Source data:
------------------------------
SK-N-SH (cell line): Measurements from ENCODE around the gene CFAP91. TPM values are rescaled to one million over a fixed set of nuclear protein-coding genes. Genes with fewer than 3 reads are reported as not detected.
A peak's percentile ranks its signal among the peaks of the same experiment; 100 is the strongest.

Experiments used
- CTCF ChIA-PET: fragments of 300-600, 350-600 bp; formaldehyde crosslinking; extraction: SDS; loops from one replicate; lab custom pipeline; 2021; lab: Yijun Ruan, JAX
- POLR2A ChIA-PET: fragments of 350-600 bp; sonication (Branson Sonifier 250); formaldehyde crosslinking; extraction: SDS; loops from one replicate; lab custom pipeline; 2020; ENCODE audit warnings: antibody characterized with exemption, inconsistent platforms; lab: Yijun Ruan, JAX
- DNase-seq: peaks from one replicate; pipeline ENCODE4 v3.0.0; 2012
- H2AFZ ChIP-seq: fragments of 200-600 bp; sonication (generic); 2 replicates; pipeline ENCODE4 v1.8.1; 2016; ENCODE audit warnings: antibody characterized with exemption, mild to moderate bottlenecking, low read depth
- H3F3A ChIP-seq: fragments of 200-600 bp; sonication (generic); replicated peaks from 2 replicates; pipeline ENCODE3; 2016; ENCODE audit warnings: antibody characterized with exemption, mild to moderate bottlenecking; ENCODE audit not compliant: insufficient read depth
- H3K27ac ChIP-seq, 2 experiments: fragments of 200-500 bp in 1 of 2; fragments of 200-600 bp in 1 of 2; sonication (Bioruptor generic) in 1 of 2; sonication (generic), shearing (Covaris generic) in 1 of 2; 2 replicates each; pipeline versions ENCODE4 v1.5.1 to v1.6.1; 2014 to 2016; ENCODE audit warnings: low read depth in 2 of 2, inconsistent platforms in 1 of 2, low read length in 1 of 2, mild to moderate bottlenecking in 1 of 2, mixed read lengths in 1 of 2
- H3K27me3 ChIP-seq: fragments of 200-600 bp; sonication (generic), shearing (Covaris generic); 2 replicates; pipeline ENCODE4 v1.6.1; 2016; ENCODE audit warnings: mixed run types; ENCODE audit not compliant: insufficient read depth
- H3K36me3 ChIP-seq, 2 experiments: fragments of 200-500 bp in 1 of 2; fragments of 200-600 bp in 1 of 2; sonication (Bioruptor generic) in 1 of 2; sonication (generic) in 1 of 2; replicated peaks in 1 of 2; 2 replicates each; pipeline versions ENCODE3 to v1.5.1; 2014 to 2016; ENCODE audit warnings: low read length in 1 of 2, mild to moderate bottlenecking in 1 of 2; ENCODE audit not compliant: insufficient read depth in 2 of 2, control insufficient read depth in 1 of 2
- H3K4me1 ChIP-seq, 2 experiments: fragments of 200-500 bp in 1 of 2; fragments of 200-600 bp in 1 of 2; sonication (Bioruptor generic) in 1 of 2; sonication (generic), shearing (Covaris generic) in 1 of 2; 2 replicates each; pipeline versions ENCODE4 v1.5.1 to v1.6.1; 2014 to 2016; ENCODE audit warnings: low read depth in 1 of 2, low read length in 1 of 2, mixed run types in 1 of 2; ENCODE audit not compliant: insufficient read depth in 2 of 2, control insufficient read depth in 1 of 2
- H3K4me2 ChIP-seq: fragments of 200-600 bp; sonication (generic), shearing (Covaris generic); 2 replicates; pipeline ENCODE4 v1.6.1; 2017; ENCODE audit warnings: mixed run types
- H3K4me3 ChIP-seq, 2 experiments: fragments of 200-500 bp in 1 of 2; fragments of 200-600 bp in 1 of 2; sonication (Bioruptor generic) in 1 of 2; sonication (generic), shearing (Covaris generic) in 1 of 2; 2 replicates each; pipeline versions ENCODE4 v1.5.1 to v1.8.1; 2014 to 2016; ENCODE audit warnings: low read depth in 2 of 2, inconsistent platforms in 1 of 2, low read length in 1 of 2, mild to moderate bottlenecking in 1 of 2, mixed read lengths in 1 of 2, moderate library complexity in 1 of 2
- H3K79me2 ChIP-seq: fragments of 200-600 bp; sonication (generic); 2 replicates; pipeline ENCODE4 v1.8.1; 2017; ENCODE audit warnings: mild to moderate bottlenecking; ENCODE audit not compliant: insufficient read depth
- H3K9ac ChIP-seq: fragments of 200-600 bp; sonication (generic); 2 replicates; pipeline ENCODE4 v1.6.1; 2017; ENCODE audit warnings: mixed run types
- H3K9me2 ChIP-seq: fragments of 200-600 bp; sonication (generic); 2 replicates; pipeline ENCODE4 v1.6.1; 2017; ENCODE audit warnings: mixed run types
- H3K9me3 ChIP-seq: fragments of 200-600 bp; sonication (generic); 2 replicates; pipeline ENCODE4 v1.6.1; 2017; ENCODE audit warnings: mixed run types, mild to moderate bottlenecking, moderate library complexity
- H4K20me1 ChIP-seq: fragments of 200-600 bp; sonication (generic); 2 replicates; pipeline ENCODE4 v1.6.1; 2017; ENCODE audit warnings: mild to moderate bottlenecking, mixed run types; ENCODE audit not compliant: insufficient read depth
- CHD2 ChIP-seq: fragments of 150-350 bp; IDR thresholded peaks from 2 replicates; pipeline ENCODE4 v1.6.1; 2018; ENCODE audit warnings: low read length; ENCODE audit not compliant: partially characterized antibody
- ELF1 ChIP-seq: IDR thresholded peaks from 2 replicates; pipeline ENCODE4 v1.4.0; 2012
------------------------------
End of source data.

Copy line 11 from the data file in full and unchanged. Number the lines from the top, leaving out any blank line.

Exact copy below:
- H3K36me3 ChIP-seq, 2 experiments: fragments of 200-500 bp in 1 of 2; fragments of 200-600 bp in 1 of 2; sonication (Bioruptor generic) in 1 of 2; sonication (generic) in 1 of 2; replicated peaks in 1 of 2; 2 replicates each; pipeline versions ENCODE3 to v1.5.1; 2014 to 2016; ENCODE audit warnings: low read length in 1 of 2, mild to moderate bottlenecking in 1 of 2; ENCODE audit not compliant: insufficient read depth in 2 of 2, control insufficient read depth in 1 of 2